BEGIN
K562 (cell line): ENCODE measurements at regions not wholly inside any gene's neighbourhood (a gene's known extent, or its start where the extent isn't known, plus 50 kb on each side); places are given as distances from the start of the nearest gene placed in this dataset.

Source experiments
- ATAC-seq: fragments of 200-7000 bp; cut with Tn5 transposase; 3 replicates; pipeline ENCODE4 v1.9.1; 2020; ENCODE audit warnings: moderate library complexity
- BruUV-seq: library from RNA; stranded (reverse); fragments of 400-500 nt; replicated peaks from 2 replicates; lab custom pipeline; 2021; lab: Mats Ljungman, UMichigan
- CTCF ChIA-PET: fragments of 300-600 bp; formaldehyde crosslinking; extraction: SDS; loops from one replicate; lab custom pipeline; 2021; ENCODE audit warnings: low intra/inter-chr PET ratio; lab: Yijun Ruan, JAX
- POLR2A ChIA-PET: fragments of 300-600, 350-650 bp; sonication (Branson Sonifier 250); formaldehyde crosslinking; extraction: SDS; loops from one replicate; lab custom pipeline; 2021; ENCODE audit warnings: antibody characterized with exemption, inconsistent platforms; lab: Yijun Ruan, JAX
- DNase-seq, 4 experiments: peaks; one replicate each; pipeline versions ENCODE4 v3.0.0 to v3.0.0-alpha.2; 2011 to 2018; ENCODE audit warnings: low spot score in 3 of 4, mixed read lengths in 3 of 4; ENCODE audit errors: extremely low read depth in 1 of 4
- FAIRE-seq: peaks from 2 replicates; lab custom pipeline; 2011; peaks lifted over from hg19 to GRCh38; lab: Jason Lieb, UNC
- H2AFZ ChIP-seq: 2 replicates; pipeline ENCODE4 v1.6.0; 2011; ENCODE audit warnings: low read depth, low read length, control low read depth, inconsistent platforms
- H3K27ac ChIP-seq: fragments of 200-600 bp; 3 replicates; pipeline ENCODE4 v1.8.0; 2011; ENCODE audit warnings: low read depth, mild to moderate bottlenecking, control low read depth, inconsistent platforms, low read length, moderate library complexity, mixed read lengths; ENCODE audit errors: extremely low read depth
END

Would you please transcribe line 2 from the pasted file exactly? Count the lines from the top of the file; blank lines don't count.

Source experiments